Last year I went trippy over Jersey’s psychedelic issue celebrating 1960s Popular Culture. Well, times change. To be precise, they change to the 1970s. That’s how time works. Welcome to Jersey’s 1970s Popular Culture issue!
One of these stamps featured in my recent post about the strange preponderance of fondue on stamps lately. (I’ll give you a hint: it’s the one with the people eating fondue on it.) The stamps follow the same six themes: fashion, food, language, events, music and leisure.
I was too young to take in the 1970s as the tail end of them happened around me, and I’ve gotta be honest, it’s never been a decade that held much retro appeal to me (outside their contribution to the ongoing development of David Bowie, of course). I mean, look at those flares! And that green. Ugh!
But I do love the riotous colours on the rollerskating stamp. (Not so sold on rollerskating itself, I have the X-rays of my shattered radius to prove it.)
And I’m sure there were probably bigger ‘events’ in the 1970s than the arrival of home video recording, but I reckon I can see what happened here: Jersey Post got to the 1970s and realised they really should have had a ‘technology’ stamp. Either that, or they took a look at the 1970s as a whole and concluded, as I did before them, that the 1970s were a bit shit. Still, those curved stripes… I can’t find an exact correlation, but they take me back to the kinds of animations I was watching as a kid during the era. Sesame Street’s Pinball Number Count, anyone? And again, those colours! I think my dad’s shirts of the era were made out of this video tape.
As with the previous sets in this series, the 1970s Popular Culture issue includes a scene depicting Street Life of the 1970s. Do not adjust your screen. It seems that life in Jersey in the seventies was very, er, pink.
But of this set, how could this not be my favourite stamp? It doesn’t really say an awful lot about the Punk movement (I admit, another worthwhile contribution from the 1970s). It could symbolise angry seamstresses. Which leaves only one other possible option. It is clearly a tribute to the one other great moment of the 1970s: the birth of the Punk Philatelist. They even used the same queen that I use in my imagery! Thanks guys. And if you think this doozie isn’t going to show up on a regular basis in my social media, you’d be very wrong.
I’ve only just learned that this is merely the third of a 5-part series. (I totally missed the 1950s series.) Needless to say, as a child who became fully aware of the world on the cusp of the 80s and 90s, I am already VERY excited for the next two installments.
Can you dig this issue, or is it too heavy for you? Drop a comment below! Share this post on your socials! And meet me on Facebook, Twitter, and Instagram! x
Hello and welcome to the new occasional segment I just decided to launch! Here’s how it works: you ask ‘WTF?’ and then I explain a thing. Got that? Great.
So a few years back I joined a local philatelic society. A stamp club. I hadn’t been in a stamp club since primary school, and it’s not something I mention to my normal friends, because we all know how it sounds (except for people who join stamp clubs, many of whom do not realize how it sounds).
I also joined the club’s circuit book list. Circuit books (also known as club books) are an endearing remnant of real ye-oldey-timey stamp collecting. They’re scrapbooks full of stamps and other philatelic material for sale, generally owned by small-time collectors. This is how eBay worked before the internet.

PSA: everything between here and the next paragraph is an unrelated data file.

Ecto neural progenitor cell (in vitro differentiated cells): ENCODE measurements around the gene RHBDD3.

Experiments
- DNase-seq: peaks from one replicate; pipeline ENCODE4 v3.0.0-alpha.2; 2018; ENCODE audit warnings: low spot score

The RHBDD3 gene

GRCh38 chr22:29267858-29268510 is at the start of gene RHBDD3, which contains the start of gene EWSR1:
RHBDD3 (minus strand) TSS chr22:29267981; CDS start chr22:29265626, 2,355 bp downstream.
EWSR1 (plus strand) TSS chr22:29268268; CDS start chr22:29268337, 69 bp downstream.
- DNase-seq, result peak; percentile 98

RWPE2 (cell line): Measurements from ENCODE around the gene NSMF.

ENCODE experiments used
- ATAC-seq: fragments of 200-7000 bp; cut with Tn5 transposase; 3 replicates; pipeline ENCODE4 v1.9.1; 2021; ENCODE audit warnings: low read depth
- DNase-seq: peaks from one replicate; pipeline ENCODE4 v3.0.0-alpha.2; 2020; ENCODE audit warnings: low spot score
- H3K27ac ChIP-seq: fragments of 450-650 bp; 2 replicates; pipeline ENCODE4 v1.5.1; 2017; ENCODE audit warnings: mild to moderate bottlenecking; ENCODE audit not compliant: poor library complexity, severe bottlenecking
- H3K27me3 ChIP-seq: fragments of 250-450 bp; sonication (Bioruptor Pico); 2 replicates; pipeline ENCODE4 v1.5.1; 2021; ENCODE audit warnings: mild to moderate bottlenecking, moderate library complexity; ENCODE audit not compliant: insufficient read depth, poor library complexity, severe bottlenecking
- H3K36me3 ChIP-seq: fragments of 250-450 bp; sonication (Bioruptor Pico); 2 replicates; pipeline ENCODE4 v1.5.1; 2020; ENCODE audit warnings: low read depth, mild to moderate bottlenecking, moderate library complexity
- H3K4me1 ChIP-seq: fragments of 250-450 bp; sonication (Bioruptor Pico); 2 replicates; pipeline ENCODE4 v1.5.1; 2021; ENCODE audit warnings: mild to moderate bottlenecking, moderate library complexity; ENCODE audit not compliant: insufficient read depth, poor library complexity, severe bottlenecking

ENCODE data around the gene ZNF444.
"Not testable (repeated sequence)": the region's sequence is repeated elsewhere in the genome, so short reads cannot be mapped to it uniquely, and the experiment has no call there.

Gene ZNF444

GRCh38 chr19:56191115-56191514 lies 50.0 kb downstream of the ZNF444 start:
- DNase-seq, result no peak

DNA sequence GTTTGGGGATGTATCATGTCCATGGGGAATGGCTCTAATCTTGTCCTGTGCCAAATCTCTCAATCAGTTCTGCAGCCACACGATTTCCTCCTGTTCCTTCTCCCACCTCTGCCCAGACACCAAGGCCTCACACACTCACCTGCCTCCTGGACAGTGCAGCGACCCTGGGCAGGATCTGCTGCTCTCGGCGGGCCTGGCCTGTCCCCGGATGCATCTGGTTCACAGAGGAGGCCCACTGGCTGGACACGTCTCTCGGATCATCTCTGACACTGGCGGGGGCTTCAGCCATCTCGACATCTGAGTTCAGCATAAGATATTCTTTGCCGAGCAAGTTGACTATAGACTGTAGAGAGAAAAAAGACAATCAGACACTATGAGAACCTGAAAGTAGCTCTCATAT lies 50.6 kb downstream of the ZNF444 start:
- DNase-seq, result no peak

Vendors with lots of time on their hands compile sheets full of stuff they want to sell, annotated by how much they want. Those sheets are compiled into books. Those books are passed around from club to club, and from member to member. Let me take you through my latest delivery, complete with images. (The pics are wonky because of the curves of the pages. The bad lighting is totally my fault.)
An honesty system prevails: you get the books, you take the stuff you want, you pass the books onto the next member on the list, and you send the money to the coordinator of the circuit books. The cash finds its way back to the seller of the stamps, usually with a commission taken by the clubs facilitating the arrangement. (Their commercial siblings, ‘approval books’, are compiled by dealers to send to clients, and they pretty much work the same way.)
Circuit books have some charming differences to buying online. There are no menus, so you don’t know what lies in wait as you turn each page. If you’re thinking of buying an item, you’re looking at the item, not at a scan or a description.
And, best of all, circuit books can be cheap AF. Only an idiot would go to all the hassle of affixing unwanted material into a circuit book sheet and then ask a price for it that makes it impossible to shift.
If there’s one big drawback, it’s that stamp hinges are still very much in vogue in this world. Some compilers will (thankfully) go to the trouble of sticking in stamp panes for stamps to sit in, but you can safely assume (at least in my neck of the woods) that much of the used material, and a good deal of the mint, will come with this remnant of the olden days attached.
To be honest, when I signed up for the circuit books, I didn’t think I’d have much use for them. I already have a cupboard full of shit I need to offload. And what I AM still buying, doesn’t show up much in circuit books.
At first, that held true. There was lots of trawling through pages of low-value definitives, or worthless wallpaper stamps from the third world. Who could have known that Tanzania was so into the Winter Olympics?
But someone, somewhere, collects that. And anyway, you can also regularly feast your eyes on spectacular issues that wouldn’t normally cross your path. This one celebrating the 3rd anniversary of Ghana’s independence really caught my eye, with its joyful designs and vivid (for 1960) colours.
I turned another page, and this 1990 Papua New Guinea Gogodala dance mask set took my breath away. So gorgeous I nearly took up PNG collecting on the spot. (I’ve done a great job of washing out the colours.)
I do have one fun little side-collection that scores regular hits in these circuit books: the Holiday Collection. Stamps depicting locations I’ve been to. You know postcards, right? Like that, but on stamps. Not just from countries I’ve been to – that’s too easy. The rule is, I must have beheld the depicted landscape, edifice or artifact with my very eyes.
And what do we have here? A 1971 Singapore 50c ASEAN Tourism stamp depicting the Marina Bay waterfront! (I said that like I knew that stamp existed. But I didn’t. Not until I turned the page and immediately recognized the scene. It’s changed a bit since 1971. Way more skyscrapers.) That’s what’s fun about this collection. Suddenly I’m back there, on a humid Singapore night, surveying the colonialist majesty of the Fullerton as I chow down on a chicken rice at Gluttons Bay. Mmmmm, chicken rice.